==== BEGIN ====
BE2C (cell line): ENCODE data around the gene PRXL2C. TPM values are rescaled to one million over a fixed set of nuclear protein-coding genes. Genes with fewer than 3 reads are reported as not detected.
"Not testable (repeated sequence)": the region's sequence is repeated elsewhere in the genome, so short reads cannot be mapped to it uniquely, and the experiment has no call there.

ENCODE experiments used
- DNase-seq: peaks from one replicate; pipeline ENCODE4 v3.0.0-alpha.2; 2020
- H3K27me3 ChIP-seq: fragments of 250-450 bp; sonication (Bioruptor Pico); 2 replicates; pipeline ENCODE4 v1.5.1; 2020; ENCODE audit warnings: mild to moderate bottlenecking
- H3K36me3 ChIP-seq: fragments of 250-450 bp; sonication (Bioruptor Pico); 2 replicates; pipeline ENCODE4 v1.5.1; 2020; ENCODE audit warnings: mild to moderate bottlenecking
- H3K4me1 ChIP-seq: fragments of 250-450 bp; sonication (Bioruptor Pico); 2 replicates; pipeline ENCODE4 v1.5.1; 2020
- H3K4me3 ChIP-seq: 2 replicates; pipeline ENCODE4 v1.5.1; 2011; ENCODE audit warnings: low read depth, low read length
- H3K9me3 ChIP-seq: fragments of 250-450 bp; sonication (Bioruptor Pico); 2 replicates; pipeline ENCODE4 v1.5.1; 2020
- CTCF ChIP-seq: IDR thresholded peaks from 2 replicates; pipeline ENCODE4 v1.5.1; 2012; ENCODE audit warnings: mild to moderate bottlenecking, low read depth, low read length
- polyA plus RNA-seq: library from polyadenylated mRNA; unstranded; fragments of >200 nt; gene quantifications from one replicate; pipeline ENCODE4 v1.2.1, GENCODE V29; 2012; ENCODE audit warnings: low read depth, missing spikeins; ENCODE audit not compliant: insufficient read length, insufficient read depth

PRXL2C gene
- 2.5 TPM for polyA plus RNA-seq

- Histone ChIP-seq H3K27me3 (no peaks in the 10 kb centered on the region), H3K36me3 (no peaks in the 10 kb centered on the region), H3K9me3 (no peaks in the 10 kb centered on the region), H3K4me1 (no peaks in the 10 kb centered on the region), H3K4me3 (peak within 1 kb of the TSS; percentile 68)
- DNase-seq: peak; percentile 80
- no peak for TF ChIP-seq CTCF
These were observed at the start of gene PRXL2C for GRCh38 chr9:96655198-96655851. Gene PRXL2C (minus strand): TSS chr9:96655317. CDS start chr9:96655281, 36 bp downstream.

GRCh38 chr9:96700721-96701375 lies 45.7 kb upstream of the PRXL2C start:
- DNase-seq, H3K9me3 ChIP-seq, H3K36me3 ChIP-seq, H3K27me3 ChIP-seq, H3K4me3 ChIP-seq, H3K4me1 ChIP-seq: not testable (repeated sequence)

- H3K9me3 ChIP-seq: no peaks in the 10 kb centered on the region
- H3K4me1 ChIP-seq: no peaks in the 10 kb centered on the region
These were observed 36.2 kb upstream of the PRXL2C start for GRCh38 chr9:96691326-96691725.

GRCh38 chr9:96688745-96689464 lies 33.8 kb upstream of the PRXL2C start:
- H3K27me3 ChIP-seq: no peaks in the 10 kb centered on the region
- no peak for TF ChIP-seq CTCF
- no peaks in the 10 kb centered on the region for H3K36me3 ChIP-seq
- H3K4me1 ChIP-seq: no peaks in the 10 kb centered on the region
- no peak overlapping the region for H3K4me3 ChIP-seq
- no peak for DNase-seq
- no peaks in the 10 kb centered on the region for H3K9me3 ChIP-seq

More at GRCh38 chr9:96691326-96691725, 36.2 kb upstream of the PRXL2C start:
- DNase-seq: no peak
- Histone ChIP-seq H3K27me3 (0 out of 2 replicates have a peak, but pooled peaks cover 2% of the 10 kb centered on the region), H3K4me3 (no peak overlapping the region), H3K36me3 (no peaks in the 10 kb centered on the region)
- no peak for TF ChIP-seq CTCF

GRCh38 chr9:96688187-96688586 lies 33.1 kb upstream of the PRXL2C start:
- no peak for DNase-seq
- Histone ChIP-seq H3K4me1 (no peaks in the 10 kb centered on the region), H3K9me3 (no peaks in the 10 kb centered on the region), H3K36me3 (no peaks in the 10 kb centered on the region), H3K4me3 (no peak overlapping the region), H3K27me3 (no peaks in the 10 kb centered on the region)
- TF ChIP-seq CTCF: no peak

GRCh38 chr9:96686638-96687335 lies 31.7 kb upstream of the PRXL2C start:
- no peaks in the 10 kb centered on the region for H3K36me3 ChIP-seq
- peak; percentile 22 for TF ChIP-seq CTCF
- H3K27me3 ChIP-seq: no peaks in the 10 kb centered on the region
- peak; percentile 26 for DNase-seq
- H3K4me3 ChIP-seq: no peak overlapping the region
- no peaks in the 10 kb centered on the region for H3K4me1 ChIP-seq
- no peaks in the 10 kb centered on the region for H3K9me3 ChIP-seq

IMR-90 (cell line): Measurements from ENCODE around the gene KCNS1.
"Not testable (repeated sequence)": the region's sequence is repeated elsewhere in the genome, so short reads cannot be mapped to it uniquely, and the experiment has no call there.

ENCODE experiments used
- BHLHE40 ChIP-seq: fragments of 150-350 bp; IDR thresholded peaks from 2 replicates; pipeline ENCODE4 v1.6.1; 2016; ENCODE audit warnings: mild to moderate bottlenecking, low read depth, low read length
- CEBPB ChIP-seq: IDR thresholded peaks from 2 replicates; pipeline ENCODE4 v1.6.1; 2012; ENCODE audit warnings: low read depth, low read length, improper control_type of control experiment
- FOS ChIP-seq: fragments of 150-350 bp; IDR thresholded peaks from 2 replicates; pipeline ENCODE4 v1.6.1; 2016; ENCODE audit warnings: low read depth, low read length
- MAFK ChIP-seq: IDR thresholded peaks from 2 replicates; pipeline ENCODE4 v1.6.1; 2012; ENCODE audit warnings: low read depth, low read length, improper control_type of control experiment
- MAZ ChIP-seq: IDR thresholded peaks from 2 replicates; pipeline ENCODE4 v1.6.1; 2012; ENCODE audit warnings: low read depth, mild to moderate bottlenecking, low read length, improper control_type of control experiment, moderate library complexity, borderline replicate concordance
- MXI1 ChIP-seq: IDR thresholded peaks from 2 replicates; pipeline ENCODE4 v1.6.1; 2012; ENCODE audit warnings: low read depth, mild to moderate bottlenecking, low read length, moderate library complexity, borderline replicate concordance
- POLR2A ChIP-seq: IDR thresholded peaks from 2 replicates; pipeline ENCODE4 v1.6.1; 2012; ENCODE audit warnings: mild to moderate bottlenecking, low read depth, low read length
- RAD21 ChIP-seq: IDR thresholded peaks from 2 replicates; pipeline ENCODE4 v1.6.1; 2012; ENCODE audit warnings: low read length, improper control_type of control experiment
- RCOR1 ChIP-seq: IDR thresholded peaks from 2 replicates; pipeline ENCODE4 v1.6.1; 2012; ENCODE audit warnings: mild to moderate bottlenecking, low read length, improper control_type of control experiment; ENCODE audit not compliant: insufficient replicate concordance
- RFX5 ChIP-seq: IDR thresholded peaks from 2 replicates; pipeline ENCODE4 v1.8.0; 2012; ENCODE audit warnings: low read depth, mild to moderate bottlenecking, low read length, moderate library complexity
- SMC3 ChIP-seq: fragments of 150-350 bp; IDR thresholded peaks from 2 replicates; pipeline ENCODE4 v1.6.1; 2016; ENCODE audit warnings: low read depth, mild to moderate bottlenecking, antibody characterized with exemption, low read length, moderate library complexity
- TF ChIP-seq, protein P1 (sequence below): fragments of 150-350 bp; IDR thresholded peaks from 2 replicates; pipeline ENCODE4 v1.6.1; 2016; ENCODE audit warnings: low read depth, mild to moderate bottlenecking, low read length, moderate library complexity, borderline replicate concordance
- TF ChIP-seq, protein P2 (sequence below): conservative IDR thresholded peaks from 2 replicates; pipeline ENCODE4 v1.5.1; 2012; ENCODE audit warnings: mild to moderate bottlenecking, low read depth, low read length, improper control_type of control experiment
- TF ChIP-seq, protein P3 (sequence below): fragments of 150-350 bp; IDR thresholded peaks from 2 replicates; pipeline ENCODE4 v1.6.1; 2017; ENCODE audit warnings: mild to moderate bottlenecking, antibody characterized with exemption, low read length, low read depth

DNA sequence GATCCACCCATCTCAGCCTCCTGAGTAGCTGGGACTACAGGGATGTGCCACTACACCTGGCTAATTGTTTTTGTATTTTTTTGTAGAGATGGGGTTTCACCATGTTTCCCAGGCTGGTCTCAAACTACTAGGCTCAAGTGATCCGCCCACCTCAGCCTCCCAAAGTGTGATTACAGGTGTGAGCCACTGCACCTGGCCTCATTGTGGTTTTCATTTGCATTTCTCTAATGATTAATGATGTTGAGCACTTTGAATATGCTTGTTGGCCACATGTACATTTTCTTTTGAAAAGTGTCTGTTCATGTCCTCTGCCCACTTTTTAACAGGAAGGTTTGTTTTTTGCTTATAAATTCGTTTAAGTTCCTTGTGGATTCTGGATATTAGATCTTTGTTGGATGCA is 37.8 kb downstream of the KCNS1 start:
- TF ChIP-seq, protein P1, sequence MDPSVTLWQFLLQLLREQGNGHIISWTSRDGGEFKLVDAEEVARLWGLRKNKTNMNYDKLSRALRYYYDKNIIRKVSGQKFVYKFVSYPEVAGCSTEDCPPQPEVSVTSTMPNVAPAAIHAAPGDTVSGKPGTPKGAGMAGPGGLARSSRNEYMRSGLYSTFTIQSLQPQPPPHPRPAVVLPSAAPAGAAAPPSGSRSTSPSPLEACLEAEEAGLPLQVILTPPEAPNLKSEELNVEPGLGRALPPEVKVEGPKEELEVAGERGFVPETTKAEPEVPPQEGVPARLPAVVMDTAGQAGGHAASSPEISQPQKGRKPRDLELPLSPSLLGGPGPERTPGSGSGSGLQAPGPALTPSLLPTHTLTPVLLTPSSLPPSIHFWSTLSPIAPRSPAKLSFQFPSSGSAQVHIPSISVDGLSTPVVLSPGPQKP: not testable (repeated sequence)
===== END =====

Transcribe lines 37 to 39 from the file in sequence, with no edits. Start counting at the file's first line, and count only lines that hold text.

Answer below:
- Histone ChIP-seq H3K4me1 (no peaks in the 10 kb centered on the region), H3K9me3 (no peaks in the 10 kb centered on the region), H3K36me3 (no peaks in the 10 kb centered on the region), H3K4me3 (no peak overlapping the region), H3K27me3 (no peaks in the 10 kb centered on the region)
- TF ChIP-seq CTCF: no peak

GRCh38 chr9:96686638-96687335 lies 31.7 kb upstream of the PRXL2C start: